Q: John's favorite number is the square root of George's least favorite number. What is John's favorite number?
However, because the problems often didn’t make sense and had to be substantially reworked, most Surgers found it easier to create problems from scratch.
Ensuring Problem Diversity
One crucial part of this project was ensuring that Surgers created a diverse set of problem scenarios.
For example, we didn’t want people to create two problems like this:
Sam buys 5 apples and 2 oranges at the supermarket. If apples cost $1.00 each and oranges cost $3.00 each, how much does he spend on groceries?
Jason buys 3 apples and 4 bananas at the grocery store. Apples cost $2.50 each and bananas cost $0.25 each. How much does he spend?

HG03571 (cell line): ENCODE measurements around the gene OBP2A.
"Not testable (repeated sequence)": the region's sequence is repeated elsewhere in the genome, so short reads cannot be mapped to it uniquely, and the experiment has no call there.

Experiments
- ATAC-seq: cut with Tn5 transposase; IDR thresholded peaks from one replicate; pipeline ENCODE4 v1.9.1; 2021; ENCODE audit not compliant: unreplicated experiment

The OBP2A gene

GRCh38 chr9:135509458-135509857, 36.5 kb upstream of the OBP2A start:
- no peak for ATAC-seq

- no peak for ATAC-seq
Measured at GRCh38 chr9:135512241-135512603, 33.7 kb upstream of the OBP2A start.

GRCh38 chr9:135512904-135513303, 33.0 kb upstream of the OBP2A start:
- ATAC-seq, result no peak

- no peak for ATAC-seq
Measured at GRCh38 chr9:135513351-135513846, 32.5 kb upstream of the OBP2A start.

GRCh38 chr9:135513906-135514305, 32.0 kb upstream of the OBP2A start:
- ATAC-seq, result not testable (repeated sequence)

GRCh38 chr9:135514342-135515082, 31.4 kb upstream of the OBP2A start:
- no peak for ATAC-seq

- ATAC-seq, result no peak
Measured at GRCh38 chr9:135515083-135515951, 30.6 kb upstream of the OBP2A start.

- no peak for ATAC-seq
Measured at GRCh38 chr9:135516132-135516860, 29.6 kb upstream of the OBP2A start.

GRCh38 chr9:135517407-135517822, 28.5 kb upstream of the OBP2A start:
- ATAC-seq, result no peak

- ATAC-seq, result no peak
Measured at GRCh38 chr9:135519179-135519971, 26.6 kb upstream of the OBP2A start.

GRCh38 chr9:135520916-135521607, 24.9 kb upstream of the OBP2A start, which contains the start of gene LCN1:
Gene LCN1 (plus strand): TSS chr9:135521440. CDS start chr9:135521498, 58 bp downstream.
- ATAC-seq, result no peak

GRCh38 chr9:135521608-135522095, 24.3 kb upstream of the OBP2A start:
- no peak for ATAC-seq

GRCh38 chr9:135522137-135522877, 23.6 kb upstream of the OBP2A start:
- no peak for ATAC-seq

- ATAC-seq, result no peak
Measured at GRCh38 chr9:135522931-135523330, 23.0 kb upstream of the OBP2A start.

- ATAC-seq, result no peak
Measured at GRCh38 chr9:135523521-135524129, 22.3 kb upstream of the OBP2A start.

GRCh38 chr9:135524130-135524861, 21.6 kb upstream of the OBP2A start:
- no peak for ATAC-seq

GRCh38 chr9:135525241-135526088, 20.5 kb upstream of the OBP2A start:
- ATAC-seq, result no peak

While we told Surgers to generate each problem scenario from scratch, sometimes problems would accidentally end up too similar.
In order to prevent this issue, we calculated a sentence embedding for each problem statement, calculated the cosine similarity between all pairs of problems (the OpenAI team also provided their own similarity measures), and threw out all problems above a similarity threshold.
For example, here's one of the problem pairs that we discarded:
Seven bottles of soda cost $21.00 while 4 bottles of water cost $8. If David wants to buy 3 bottles of soda and 2 bottles of water, how much will that cost?
Five pens cost $7.50 while 4 pencils cost $1. If Andrew wants to buy 3 pens and 2 pencils, how much will that cost?
Ensuring Mathematical Correctness
Another crucial part of the project was ensuring that all problems had mathematically correct answers.
As a first pass, we asked Surgers to double-check their work for mistakes.
However, we also realized that some of the math problems were ambiguous: there could be several natural interpretations of the problem that would lead to different answers.